Papa Charlie Jackson

From Wikipedia, the free encyclopedia
Jump to: navigation, search
Papa Charlie Jackson
Birth name William Henry Jackson
Born (1887-11-10)November 10, 1887
New Orleans, Louisiana
Died May 7, 1938(1938-05-07) (aged 50)
Chicago, Illinois
Genres Blues
Instruments Guitar, banjo, ukulele

Papa Charlie Jackson (November 10, 1887 – May 7, 1938)[1] was an early American bluesman and songster who accompanied himself with a banjo guitar, a guitar, or a ukulele. His recording career began in 1924.[2] Much of his life remains a mystery, but his draft card lists his birthplace as New Orleans, Louisiana, and his death certificate states that he died in Chicago, Illinois, on May 7, 1938.[3]

Career[edit]

Born William Henry Jackson,[4] he originally performed in minstrel and medicine shows.[5] From the early 1920s into the 1930s, he played frequent club dates in Chicago and was noted for busking at Chicago's Maxwell Street Market.[2] In August 1924, he recorded the commercially successful "Airy Man Blues" and "Papa's Lawdy Lawdy Blues" for Paramount Records.[6] One of his sunsequent tracks, "Salty Dog Blues", became his most famous song. Among his recordings are several in which he accompanied classic female blues singers, such as Ida Cox, Hattie McDaniel, and Ma Rainey.[2]

According to the blues writer Bruce Eder, Jackson achieved "a musical peak of sorts in September of 1929 when he got to record with his longtime idol, Blind Arthur Blake, often known as the king of ragtime guitar during this period. 'Papa Charlie and Blind Blake Talk About It' parts one and two are among the most unusual sides of the late '20s, containing elements of blues jam session, hokum recording, and ragtime."[3] A few more recordings for the Paramount label followed in 1929 and 1930.[5] In 1934 Jackson recorded for Okeh Records, and the following year he recorded with Big Bill Broonzy.[5] Altogether, Jackson recorded 66 sides during his career.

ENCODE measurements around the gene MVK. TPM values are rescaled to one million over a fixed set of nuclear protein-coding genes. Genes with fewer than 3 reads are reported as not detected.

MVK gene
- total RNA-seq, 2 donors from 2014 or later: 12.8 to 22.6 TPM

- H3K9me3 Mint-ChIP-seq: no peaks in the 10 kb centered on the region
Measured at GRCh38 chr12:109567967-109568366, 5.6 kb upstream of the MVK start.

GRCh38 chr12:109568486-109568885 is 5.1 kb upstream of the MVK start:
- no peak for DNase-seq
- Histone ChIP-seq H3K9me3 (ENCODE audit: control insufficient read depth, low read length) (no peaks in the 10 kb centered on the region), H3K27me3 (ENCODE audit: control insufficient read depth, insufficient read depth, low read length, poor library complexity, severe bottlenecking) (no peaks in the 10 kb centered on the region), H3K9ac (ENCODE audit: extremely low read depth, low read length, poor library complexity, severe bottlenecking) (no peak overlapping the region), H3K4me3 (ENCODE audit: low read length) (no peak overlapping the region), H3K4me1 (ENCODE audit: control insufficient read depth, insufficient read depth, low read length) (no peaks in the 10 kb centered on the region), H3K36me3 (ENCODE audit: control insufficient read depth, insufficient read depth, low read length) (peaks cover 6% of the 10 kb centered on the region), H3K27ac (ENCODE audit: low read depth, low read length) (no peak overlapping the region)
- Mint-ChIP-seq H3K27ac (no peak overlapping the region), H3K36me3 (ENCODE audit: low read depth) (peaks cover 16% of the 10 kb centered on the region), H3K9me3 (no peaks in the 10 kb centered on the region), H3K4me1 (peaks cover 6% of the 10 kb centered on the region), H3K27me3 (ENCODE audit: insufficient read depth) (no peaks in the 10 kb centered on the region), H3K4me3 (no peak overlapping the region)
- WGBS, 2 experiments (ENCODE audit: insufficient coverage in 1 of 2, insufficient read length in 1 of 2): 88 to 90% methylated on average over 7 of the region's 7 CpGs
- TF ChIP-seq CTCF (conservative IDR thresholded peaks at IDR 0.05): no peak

Legacy[edit]

Jackson was an influential figure in blues music. He was the first self-accompanied blues musician to make records.[3] He was one of the first musicians of the hokum genre,[7] which uses comic, often sexually suggestive lyrics and lively, danceable rhythms.[8] He wrote or was the first to record several songs that became blues standards, including "Spoonful" and "Salty Dog".[9] Nonetheless, he has received little attention from blues historians.[7]

Jackson's "Shake That Thing" was covered by Mother McCree's Uptown Jug Champions in 1964. "Loan Me Your Heart" appeared on the Wildpary Sheiks' eponymous album in 2002. The Carolina Chocolate Drops recorded "Your Baby Ain't Sweet Like Mine" on their Grammy Award–winning 2010 album, Genuine Negro Jig, and often played the song in interviews after its release.

A brief selection from "Shake That Thing" was used in the television series Sanford and Son, in the 1973 episode entitled "The Blind Mellow Jelly Collection", in which Fred Sanford, played by Redd Foxx, danced and sang along with it.

See also[edit]

References[edit]

  1. ^ Eagle, Bob L., LeBlanc, Eric S. (2013). Blues: A Regional Experience. ABC-CLIO. p. 513. ISBN 0313344248.
  2. ^ a b c Russell, Tony (1997). The Blues: From Robert Johnson to Robert Cray. Dubai: Carlton Books. p. 123. ISBN 1-85868-255-X. 
  3. ^ a b c Bruce Eder (1938-05-07). "Papa Charlie Jackson | Biography". AllMusic. Retrieved 2015-08-30. 
  4. ^ [1][dead link]
  5. ^ a b c Harris, Sheldon (1994). Blues Who's Who. Rev. ed. New York: Da Capo Press. p. 263. ISBN 0-306-80155-8.
  6. ^ Russell, Tony (1997). The Blues: From Robert Johnson to Robert Cray. Dubai: Carlton Books. p. 12. ISBN 1-85868-255-X. 
  7. ^ a b "Papa Charlie Jackson". Redhotjazz.com. Retrieved 2015-08-30. 
  8. ^ Evans, David (2005). The NPR Curious Listener's Guide to Blues. Penguin. p. 74. ISBN 039953072X.
  9. ^ Herzhaft, G., Harris, P., Haussler, J., and Mikofsky, A. J. (1997). Encyclopedia of the Blues. Fayetteville: University of Arkansas Press. p. 93. ISBN 1557284520.

External links[edit]